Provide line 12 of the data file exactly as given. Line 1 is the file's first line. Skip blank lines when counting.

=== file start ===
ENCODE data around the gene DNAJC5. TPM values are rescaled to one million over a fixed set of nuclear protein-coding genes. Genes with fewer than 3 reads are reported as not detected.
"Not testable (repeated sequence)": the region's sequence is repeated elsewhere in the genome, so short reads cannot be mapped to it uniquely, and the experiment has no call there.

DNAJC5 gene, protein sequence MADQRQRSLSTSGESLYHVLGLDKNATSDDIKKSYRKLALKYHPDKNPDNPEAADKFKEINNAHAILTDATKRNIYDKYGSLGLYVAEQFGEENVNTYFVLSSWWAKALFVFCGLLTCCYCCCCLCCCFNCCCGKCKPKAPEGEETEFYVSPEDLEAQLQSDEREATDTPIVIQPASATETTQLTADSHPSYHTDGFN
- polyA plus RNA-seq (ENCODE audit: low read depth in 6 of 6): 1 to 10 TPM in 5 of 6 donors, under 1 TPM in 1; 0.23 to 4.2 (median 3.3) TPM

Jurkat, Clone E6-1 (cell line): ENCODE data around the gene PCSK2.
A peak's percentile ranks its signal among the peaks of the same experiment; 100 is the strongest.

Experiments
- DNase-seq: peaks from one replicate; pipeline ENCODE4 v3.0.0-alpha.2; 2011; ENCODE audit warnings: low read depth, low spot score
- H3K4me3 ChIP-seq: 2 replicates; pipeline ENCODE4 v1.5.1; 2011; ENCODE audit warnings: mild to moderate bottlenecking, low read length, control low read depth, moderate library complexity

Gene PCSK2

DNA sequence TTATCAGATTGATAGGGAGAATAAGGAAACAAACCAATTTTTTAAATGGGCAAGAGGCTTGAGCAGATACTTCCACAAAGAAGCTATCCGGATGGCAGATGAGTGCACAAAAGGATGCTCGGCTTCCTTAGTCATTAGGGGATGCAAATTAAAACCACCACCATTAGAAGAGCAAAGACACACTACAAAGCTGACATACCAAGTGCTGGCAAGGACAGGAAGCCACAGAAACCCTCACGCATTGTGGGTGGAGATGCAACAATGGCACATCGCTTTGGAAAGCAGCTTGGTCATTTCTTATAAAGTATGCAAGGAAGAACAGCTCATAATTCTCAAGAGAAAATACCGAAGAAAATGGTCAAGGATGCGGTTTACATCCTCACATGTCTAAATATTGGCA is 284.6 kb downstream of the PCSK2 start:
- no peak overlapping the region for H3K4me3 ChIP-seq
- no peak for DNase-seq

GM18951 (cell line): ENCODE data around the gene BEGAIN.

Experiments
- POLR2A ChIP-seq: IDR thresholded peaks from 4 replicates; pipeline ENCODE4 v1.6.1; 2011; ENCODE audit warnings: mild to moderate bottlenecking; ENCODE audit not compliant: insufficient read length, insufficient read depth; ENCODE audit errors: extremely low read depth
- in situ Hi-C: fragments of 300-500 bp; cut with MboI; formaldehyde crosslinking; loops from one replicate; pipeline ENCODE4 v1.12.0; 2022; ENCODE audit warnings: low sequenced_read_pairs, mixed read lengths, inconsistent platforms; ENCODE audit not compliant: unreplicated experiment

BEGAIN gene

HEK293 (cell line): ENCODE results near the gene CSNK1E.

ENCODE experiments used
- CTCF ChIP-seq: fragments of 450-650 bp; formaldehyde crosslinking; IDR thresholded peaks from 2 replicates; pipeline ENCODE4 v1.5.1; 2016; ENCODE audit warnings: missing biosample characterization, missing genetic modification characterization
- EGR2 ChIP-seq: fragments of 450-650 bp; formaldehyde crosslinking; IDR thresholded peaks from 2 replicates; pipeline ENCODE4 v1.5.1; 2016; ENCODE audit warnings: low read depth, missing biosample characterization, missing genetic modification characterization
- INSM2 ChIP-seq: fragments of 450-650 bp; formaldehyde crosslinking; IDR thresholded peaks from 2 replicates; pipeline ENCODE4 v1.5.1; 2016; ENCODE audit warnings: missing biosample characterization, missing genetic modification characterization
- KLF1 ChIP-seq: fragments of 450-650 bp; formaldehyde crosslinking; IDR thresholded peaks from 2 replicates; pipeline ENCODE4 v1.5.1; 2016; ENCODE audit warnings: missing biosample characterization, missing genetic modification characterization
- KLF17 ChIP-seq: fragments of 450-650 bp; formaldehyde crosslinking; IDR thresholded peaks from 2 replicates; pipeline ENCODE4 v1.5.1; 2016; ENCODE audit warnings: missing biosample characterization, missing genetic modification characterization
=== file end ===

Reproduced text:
- no peak overlapping the region for H3K4me3 ChIP-seq